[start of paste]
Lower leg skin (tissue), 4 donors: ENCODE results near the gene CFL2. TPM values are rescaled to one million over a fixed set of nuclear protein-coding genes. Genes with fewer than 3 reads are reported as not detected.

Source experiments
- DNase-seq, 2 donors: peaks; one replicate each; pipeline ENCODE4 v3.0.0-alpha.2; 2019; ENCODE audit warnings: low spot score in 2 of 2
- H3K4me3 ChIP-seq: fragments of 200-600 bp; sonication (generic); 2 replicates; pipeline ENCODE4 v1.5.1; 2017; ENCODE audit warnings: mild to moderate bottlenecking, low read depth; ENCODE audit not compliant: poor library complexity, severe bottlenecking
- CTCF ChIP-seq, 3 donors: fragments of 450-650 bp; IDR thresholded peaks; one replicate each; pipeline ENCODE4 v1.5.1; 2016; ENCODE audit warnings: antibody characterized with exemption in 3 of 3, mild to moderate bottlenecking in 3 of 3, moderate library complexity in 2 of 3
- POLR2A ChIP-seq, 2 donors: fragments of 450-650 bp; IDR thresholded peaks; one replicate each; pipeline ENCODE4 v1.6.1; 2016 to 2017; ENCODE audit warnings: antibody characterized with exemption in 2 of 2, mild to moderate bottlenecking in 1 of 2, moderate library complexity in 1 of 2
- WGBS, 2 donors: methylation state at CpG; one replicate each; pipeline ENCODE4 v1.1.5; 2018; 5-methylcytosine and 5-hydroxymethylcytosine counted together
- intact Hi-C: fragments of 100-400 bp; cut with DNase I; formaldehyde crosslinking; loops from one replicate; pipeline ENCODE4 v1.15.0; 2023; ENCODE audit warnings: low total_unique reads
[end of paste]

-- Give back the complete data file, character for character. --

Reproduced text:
Lower leg skin (tissue), 4 donors: ENCODE results near the gene CFL2. TPM values are rescaled to one million over a fixed set of nuclear protein-coding genes. Genes with fewer than 3 reads are reported as not detected.

Source experiments
- DNase-seq, 2 donors: peaks; one replicate each; pipeline ENCODE4 v3.0.0-alpha.2; 2019; ENCODE audit warnings: low spot score in 2 of 2
- H3K4me3 ChIP-seq: fragments of 200-600 bp; sonication (generic); 2 replicates; pipeline ENCODE4 v1.5.1; 2017; ENCODE audit warnings: mild to moderate bottlenecking, low read depth; ENCODE audit not compliant: poor library complexity, severe bottlenecking
- CTCF ChIP-seq, 3 donors: fragments of 450-650 bp; IDR thresholded peaks; one replicate each; pipeline ENCODE4 v1.5.1; 2016; ENCODE audit warnings: antibody characterized with exemption in 3 of 3, mild to moderate bottlenecking in 3 of 3, moderate library complexity in 2 of 3
- POLR2A ChIP-seq, 2 donors: fragments of 450-650 bp; IDR thresholded peaks; one replicate each; pipeline ENCODE4 v1.6.1; 2016 to 2017; ENCODE audit warnings: antibody characterized with exemption in 2 of 2, mild to moderate bottlenecking in 1 of 2, moderate library complexity in 1 of 2
- WGBS, 2 donors: methylation state at CpG; one replicate each; pipeline ENCODE4 v1.1.5; 2018; 5-methylcytosine and 5-hydroxymethylcytosine counted together
- intact Hi-C: fragments of 100-400 bp; cut with DNase I; formaldehyde crosslinking; loops from one replicate; pipeline ENCODE4 v1.15.0; 2023; ENCODE audit warnings: low total_unique reads